Kim Swift gives me performance anxiety. "Now you're thinking with portals," says Portal. Unfortunately I'm not. It's a flaw in Valve's preview approach. Most scenarios in Portal have to be solved by firing a portal entrance and a portal exit at different bits of wall. You then either enter one to exit through the other, or move an object through. And if you can't immediately see what you're meant to do, every second lost to the solution's pursuit gives the invisible man chiselling "dunce" on your pride the chance to add a flourish. By now mine's backlit serif, and twinned with a town in Castilla-La Mancha. Freed of the pressure of having the lead designer sat behind you the entire time you play, you can probably think more clearly. The impossible will be easy. At least to start.
Portal begins by demonstrating through hands-on experimentation how portals work, and which surfaces you can use. When you first gain the Aperture Science Handheld Portal Device, or the "portal gun", you can only place one portal, with the other fixed. It doesn't take long to grasp. "When we introduce a new mechanic, we'll playtest that and see if the player got it right away, if he was really confused, or just didn't get it at all, we have to go back to the drawing board," says Swift. "We just kept iterating on that until we found a good way to train players. Now we're able to teach them really complex mechanics and tricks." The benefits of this approach are apparent throughout. By the time the second portal is introduced, you're well into your stride, and happy to start firing them off. Left-click for blue, right-click for orange. Another example is the "funnelling" toggle in the options menu. Enabled, the game gives you a bit of help jumping or bouncing things through portals, without stopping you dead because you snagged the boundary by a pixel or two. Good work, playtesters.
But of course you're a test subject, not a student, and you'll certainly feel like Pavlov's dog from time to time. When you start to redirect floating orange orbs ("High Energy Pellets"), which spawn, bounce off walls, and need to be threaded through portals to reach a switching device that activates a moving platform, you get ahead of yourself, channelling techniques you've glimpsed in trailers. You place the first portal, let an orb float into it, and then try and move it room by room back to its destination. Except there's a black-walled, L-shaped section that you obviously can't traverse. The penny drops. You can just pop the exit portal over the destination device's head and ignore all the rooms in-between. You need to free your head from the assumption that distance means anything. So, now we're thinking with portals. This is a game with lots of "duh" moments, I point out. Swift laughs. With me, I like to think.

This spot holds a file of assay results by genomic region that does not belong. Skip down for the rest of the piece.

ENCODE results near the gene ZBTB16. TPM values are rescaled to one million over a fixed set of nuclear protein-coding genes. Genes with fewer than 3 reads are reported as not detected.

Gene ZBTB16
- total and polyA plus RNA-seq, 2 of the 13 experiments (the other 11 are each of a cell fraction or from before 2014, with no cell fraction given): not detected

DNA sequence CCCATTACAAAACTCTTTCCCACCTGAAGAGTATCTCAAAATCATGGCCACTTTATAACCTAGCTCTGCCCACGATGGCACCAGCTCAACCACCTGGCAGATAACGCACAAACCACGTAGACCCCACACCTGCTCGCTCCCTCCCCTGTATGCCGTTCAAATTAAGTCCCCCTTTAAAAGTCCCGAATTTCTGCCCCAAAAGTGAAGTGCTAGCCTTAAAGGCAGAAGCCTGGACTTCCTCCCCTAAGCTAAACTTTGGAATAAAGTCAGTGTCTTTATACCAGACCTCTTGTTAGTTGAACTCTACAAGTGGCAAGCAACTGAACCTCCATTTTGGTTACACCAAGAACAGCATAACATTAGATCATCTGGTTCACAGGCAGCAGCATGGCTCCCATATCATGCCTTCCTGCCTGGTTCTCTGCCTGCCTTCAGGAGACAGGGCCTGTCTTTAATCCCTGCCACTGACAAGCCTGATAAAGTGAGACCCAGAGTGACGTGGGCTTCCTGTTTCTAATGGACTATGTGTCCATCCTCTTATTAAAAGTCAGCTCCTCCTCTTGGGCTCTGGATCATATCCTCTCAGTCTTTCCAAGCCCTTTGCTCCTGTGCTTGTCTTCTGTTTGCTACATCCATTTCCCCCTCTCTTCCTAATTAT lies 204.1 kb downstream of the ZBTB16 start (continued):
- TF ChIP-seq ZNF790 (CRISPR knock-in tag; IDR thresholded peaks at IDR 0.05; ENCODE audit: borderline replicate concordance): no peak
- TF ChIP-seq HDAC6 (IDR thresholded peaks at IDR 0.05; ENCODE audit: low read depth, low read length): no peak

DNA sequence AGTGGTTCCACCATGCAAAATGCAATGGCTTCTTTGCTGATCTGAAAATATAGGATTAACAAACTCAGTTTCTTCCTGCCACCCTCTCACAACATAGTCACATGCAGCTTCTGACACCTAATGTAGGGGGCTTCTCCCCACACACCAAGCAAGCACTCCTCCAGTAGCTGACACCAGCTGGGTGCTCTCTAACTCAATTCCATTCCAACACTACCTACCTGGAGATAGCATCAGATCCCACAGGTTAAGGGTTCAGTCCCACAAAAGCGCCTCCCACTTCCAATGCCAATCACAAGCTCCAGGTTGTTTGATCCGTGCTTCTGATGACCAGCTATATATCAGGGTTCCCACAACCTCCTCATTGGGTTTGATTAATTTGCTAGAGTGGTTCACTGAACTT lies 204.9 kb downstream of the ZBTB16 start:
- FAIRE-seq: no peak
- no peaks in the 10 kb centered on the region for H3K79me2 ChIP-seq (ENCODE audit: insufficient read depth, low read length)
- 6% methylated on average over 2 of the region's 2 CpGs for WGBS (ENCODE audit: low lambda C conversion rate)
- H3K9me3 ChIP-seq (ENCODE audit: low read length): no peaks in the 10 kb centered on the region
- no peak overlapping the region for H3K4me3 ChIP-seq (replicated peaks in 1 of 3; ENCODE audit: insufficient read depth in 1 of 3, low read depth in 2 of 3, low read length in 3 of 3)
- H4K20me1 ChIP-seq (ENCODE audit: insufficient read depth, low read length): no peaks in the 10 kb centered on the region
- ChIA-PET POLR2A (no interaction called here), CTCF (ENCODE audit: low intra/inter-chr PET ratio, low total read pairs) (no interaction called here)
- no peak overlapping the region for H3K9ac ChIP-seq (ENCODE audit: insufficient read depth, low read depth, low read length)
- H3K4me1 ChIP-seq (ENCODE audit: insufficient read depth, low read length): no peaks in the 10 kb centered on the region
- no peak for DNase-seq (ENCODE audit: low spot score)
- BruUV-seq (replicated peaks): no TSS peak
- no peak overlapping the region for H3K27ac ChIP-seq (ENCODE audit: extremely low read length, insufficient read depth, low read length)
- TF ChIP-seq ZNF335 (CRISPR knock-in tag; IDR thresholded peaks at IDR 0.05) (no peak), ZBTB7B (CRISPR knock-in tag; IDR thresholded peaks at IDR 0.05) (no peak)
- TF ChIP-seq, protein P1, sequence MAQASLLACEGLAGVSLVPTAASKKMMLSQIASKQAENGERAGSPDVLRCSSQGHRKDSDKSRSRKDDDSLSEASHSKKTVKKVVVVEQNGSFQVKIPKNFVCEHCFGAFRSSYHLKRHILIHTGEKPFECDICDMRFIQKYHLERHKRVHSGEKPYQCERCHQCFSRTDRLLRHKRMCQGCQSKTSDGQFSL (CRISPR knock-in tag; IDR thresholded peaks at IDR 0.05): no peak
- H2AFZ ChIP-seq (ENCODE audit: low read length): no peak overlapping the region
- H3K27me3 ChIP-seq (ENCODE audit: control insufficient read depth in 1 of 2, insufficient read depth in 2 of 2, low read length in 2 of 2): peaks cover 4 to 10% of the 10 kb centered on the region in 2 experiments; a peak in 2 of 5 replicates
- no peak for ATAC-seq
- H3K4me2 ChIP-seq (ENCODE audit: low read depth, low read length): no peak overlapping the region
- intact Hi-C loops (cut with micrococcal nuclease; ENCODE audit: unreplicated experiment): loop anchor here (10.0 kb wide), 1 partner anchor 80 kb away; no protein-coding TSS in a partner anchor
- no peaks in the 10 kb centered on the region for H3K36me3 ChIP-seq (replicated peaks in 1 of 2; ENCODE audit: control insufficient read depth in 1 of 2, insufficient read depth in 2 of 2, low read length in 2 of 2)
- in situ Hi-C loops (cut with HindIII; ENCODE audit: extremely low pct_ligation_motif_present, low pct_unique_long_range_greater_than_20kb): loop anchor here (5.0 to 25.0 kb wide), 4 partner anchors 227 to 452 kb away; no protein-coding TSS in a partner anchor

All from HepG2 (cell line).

Then I meet turret guns. The level is criss-crossed with red laser beams, indicating where their sights are targeted, and they have a generous firing arc. For them, anyway. Move into it and they will adjust and hit you - high, low, left or right. You won't survive long if they do, and the bullets thudding into your body restrict your movement. The obvious response is to knock them over another way, which deactivates them, and the solution requires the usual lateral thinking. Or seems to. There are usually clean solutions (drop a crate onto its head, drop behind it and physically knock it over, use something as a shield to move closer to it), but Portal doesn't legislate against people who want to run rather than think. "Really fast, crazy first-person shooter guys can just storm through," says Swift. "It's somewhat analogous to Ravenholm [in Half-Life 2]," Doug Lombardi, now also spectating, elaborates. "You could have bolted through that pretty quickly with the shotgun, or you could spend a long time splitting zombies with sawblades. We try to play to many different players' interests."
Half-Life 2 also handled moments of levity with greater maturity than most first-person shooters (the interaction between Lamarr and Kleiner, for example), and Portal's the same, although its approach is deadpanning computers. "You subject-name-here must be the pride of subject-hometown-here," says the robotic female narrator (whose inflections, I notice on my dictaphone, are not unlike Swift's). The smirk remains even when you're frustrated, with the turrets a particular highlight. "I don't hate you," one of them says reassuringly as I use it to shield me from its friend. Equally offbeat are the scrawls left by former test subjects, reminiscent of the lines around the margins in the film Cube. One dark chamber behind a seemingly wrenched-off panel insists: "The cake is a lie." The shades of Psychonauts are down to Erik Wolfpaw (one half of Old Man Murray), who worked on the dialogue for both this and that.
By now momentum is starting to play a role in the puzzles you approach. As the narrator helpfully points out, momentum is conserved between portals. "In layman's terms, speeding thing goes in, speedy thing comes out." You can use it to catapult yourself across pits you wouldn't otherwise be able to cross, and to do the same with crates and turrets. This sort of thing could give players the scope for shortcutting their way to the solution.